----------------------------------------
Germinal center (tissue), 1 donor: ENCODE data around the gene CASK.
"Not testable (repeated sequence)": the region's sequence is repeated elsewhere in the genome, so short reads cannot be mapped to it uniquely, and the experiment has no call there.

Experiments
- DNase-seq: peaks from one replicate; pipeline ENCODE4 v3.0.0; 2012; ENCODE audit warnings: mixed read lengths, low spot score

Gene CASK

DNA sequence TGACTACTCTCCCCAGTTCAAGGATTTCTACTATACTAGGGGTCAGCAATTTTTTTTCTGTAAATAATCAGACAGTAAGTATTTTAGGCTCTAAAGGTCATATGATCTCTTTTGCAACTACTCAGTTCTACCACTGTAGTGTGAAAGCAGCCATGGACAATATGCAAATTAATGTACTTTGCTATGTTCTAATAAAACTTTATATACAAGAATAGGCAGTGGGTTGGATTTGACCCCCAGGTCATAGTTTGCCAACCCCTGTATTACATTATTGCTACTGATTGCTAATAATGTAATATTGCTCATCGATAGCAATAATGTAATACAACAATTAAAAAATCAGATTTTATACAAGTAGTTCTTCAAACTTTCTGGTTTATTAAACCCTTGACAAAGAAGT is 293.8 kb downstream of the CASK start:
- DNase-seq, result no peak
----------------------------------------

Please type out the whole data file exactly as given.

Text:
Germinal center (tissue), 1 donor: ENCODE data around the gene CASK.
"Not testable (repeated sequence)": the region's sequence is repeated elsewhere in the genome, so short reads cannot be mapped to it uniquely, and the experiment has no call there.

Experiments
- DNase-seq: peaks from one replicate; pipeline ENCODE4 v3.0.0; 2012; ENCODE audit warnings: mixed read lengths, low spot score

Gene CASK

DNA sequence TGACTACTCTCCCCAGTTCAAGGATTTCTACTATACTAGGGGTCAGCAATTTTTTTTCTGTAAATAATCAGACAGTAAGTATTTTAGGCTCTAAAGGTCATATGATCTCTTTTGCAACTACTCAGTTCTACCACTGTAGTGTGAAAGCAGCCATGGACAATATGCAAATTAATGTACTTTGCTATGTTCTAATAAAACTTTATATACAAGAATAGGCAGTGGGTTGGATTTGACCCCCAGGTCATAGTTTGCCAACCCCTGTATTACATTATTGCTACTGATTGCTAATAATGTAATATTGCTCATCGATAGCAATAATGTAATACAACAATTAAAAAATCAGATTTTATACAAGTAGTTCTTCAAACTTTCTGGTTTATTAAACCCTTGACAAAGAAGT is 293.8 kb downstream of the CASK start:
- DNase-seq, result no peak